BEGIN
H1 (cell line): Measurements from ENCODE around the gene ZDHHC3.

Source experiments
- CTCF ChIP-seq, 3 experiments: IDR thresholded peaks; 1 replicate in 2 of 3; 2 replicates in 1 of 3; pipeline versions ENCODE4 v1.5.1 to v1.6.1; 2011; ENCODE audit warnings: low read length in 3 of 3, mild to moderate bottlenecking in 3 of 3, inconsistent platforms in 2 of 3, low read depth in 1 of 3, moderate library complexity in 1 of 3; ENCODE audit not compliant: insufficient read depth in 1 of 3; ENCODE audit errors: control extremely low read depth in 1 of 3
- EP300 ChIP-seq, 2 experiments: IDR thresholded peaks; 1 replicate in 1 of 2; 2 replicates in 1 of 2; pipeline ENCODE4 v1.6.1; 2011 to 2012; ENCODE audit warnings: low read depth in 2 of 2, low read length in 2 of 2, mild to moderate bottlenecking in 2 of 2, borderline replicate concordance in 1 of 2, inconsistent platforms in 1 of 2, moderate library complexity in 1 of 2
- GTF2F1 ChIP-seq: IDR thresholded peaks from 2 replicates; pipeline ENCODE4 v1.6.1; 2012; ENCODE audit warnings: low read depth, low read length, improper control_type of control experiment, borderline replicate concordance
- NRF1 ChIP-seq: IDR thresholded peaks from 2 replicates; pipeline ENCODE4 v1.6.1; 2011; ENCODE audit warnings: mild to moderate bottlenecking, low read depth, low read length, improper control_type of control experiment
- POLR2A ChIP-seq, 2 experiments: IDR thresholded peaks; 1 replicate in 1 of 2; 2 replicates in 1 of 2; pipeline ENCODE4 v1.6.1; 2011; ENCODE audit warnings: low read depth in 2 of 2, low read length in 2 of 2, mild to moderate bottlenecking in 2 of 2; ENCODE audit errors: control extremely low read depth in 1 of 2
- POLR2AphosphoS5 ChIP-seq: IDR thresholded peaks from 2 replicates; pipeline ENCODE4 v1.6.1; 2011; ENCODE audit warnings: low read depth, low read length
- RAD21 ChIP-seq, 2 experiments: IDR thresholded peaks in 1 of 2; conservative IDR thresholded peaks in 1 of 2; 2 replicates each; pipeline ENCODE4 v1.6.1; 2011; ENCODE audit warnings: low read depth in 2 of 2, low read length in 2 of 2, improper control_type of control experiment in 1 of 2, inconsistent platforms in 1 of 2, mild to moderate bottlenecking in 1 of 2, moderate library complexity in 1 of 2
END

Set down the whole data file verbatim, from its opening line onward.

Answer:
H1 (cell line): Measurements from ENCODE around the gene ZDHHC3.

Source experiments
- CTCF ChIP-seq, 3 experiments: IDR thresholded peaks; 1 replicate in 2 of 3; 2 replicates in 1 of 3; pipeline versions ENCODE4 v1.5.1 to v1.6.1; 2011; ENCODE audit warnings: low read length in 3 of 3, mild to moderate bottlenecking in 3 of 3, inconsistent platforms in 2 of 3, low read depth in 1 of 3, moderate library complexity in 1 of 3; ENCODE audit not compliant: insufficient read depth in 1 of 3; ENCODE audit errors: control extremely low read depth in 1 of 3
- EP300 ChIP-seq, 2 experiments: IDR thresholded peaks; 1 replicate in 1 of 2; 2 replicates in 1 of 2; pipeline ENCODE4 v1.6.1; 2011 to 2012; ENCODE audit warnings: low read depth in 2 of 2, low read length in 2 of 2, mild to moderate bottlenecking in 2 of 2, borderline replicate concordance in 1 of 2, inconsistent platforms in 1 of 2, moderate library complexity in 1 of 2
- GTF2F1 ChIP-seq: IDR thresholded peaks from 2 replicates; pipeline ENCODE4 v1.6.1; 2012; ENCODE audit warnings: low read depth, low read length, improper control_type of control experiment, borderline replicate concordance
- NRF1 ChIP-seq: IDR thresholded peaks from 2 replicates; pipeline ENCODE4 v1.6.1; 2011; ENCODE audit warnings: mild to moderate bottlenecking, low read depth, low read length, improper control_type of control experiment
- POLR2A ChIP-seq, 2 experiments: IDR thresholded peaks; 1 replicate in 1 of 2; 2 replicates in 1 of 2; pipeline ENCODE4 v1.6.1; 2011; ENCODE audit warnings: low read depth in 2 of 2, low read length in 2 of 2, mild to moderate bottlenecking in 2 of 2; ENCODE audit errors: control extremely low read depth in 1 of 2
- POLR2AphosphoS5 ChIP-seq: IDR thresholded peaks from 2 replicates; pipeline ENCODE4 v1.6.1; 2011; ENCODE audit warnings: low read depth, low read length
- RAD21 ChIP-seq, 2 experiments: IDR thresholded peaks in 1 of 2; conservative IDR thresholded peaks in 1 of 2; 2 replicates each; pipeline ENCODE4 v1.6.1; 2011; ENCODE audit warnings: low read depth in 2 of 2, low read length in 2 of 2, improper control_type of control experiment in 1 of 2, inconsistent platforms in 1 of 2, mild to moderate bottlenecking in 1 of 2, moderate library complexity in 1 of 2